Vietnam’s 2016-20 public debt rises to $110bn

The government-borrowed loans accounted for 80.8 percent of the sum

A cartoon describes a man, representing private companies, dragging a fat boss, representing state-owned businesses, while he is sitting on a bag of official development assistance banknotes.

Vietnam’s public debt rose to VND2,480 trillion (US$110 billion) as of the end of last year, according to data from the Ministry of Finance.

The government-borrowed loans accounted for 80.8 percent of the sum, whereas the respective proportions of government-backed debts and local administration-borrowed debts were 17.8 percent and 1.4 percent.

The $110 billion national debt equaled to 62.2 percent of the country’s GDP, getting closer to the limit of 65 percent. In the meantime, the government debt already breached the limit of 50 percent GDP, standing at 50.3 percent.

However, the government has been appropriately followed a plan to reduce the amount of foreign loans during the 2011-15 period, according to the debt management and foreign finance agency under the Ministry of Finance.

Specifically, while the loans the government borrowed from domestic sources rose from 39 percent in 2011 to 57 percent in 2015, the foreign debts dropped to 43 percent from 61 percent in the same five-year span, Vo Huu Hien, deputy head of the agency, said.

“This is in line with the government’s strategy to manage public and foreign debt in the 2011-20 period,” he said.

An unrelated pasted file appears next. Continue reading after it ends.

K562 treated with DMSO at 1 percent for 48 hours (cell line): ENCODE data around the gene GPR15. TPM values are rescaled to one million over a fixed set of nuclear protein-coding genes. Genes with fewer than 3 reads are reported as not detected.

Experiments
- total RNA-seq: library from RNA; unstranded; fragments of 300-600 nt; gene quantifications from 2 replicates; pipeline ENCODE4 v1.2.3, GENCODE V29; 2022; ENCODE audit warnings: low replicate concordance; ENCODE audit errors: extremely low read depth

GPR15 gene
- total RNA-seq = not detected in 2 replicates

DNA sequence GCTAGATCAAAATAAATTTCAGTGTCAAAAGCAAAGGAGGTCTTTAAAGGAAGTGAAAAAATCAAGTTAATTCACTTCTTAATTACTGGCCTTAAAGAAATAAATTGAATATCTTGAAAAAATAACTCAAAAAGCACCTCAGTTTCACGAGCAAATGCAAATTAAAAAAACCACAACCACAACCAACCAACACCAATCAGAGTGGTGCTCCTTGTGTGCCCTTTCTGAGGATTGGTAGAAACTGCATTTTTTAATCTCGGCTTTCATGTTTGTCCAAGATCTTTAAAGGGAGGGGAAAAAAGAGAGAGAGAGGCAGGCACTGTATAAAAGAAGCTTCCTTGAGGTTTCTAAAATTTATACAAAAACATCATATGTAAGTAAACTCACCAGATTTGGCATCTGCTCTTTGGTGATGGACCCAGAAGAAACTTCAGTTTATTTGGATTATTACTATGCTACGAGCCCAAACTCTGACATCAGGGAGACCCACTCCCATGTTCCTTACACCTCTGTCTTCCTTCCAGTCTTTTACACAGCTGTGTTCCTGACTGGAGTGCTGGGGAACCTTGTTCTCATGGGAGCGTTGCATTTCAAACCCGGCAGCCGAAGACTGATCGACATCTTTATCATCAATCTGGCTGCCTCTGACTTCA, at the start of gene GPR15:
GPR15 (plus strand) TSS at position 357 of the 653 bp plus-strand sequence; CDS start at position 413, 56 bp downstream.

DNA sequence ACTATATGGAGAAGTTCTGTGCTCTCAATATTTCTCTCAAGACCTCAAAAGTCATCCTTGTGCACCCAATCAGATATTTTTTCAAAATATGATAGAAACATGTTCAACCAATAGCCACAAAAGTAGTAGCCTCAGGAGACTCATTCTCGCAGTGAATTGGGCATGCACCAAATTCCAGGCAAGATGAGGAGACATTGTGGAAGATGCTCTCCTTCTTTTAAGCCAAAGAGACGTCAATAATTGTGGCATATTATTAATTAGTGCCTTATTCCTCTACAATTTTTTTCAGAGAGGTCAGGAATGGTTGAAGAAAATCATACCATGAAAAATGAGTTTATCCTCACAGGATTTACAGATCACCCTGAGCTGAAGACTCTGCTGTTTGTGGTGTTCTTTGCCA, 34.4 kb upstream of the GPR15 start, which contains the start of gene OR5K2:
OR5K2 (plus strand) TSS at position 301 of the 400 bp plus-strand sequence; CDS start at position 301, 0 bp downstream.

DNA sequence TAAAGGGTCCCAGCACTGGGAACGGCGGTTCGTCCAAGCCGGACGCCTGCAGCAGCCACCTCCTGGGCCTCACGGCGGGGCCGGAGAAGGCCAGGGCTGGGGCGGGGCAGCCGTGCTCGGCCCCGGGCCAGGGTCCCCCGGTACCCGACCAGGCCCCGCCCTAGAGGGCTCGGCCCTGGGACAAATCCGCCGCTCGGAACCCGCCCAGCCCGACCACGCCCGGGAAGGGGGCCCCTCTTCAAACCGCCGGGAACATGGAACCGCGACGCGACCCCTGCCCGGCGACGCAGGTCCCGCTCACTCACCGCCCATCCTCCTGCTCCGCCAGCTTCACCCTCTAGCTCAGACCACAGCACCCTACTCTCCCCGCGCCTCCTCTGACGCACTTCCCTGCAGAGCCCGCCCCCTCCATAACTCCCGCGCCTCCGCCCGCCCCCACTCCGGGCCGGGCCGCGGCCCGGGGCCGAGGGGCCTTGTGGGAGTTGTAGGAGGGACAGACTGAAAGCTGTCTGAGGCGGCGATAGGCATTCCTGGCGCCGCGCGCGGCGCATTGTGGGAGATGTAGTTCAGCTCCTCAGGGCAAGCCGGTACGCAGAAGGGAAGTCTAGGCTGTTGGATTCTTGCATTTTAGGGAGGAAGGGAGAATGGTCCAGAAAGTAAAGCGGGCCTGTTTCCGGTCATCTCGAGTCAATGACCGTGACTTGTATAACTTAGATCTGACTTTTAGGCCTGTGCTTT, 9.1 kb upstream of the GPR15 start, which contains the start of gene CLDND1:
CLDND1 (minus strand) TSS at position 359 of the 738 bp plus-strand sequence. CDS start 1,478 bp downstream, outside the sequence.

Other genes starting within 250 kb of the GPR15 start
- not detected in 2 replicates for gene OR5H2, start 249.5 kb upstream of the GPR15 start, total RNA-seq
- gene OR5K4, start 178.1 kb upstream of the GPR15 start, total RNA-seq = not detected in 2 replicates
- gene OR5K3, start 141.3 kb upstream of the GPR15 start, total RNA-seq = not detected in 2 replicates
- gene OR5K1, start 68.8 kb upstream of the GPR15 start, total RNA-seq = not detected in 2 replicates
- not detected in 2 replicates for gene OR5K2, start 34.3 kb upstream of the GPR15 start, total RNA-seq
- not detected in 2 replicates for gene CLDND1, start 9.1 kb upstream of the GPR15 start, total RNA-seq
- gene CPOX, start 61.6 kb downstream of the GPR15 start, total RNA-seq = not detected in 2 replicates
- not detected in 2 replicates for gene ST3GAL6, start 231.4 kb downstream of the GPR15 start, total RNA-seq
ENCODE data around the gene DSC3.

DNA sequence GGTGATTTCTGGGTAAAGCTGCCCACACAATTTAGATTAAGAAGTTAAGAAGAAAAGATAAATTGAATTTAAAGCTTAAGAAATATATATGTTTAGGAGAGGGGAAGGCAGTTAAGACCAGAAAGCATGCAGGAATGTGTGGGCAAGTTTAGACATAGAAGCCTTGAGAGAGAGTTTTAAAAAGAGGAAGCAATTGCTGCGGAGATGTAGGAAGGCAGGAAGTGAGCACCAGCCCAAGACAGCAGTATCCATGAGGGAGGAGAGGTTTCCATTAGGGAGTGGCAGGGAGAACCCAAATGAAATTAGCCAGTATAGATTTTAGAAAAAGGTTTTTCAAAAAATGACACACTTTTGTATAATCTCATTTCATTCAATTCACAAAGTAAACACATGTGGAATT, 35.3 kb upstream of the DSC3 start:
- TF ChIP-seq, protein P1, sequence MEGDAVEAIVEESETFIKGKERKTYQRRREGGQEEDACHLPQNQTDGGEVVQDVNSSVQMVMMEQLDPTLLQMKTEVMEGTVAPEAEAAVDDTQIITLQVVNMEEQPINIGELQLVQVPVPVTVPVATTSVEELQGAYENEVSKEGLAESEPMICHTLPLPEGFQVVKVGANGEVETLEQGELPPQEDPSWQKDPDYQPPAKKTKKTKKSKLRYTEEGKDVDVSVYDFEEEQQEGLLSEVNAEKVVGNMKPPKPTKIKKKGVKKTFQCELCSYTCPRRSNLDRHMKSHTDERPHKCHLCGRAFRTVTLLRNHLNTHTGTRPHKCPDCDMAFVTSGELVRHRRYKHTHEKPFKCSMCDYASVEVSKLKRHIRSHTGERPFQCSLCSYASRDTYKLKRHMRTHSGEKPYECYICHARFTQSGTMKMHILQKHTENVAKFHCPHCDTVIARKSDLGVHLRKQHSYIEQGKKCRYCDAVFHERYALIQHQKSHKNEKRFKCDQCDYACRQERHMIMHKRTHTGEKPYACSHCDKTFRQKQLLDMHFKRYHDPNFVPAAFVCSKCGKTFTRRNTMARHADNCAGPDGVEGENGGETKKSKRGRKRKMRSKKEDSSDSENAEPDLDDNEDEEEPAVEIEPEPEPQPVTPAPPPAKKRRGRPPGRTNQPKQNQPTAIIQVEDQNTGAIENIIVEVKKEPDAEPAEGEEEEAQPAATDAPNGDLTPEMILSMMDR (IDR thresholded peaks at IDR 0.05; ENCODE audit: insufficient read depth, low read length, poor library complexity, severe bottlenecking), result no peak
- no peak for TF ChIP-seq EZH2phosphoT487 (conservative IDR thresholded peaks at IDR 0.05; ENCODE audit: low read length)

Vietnam’s public debt rose by 12.2 percent of GDP during the 2011-15 period, coming from 50 percent of GDP in 2011 to 62.2 percent in 2015, compared to the modest 9 percent growth in the 2006-10 period.

Hien attributed the rapid growth to the pressure to mobilize capital for Vietnam’s eco-social development plans.

In March the finance ministry submitted a national debt repaying plan for the 2016-20 period to the government, which later reported it the lawmaking National Assembly. The plan consists of several specific measures to better manage and use the public debts, Hien said.

However, the official admitted that it is impossible for Vietnam’s national debt to be reduced overnight.

In the latest development, the state budget agency under the finance ministry is collecting feedback on a draft plan on “the state coffers reform and public debt management to ensure a safe and sustainable financial sector.”

The plan also reveals that the government plans to borrow some VND2,260 trillion ($100.89 billion), or 8.13 percent of GDP, in the 2016-20 period.

This means an average annual loan of VND450 trillion ($20.09 billion) a year. The biggest debt is set for borrowing in 2020, VND540 trillion ($24.11 billion), which the state budget agency admitted is “too high and impossible for management.”

According to the draft plan, the debt repaying responsibility of the government in the next five years is VND2,000 trillion ($89.29 billion), or 6.44 percent of GDP.

The ceiling for the public debt is retained at 65 percent of GDP for the 2016-20 period, but the cap for the government-borrowed loans is raised to 55 percent from the current 50 percent.

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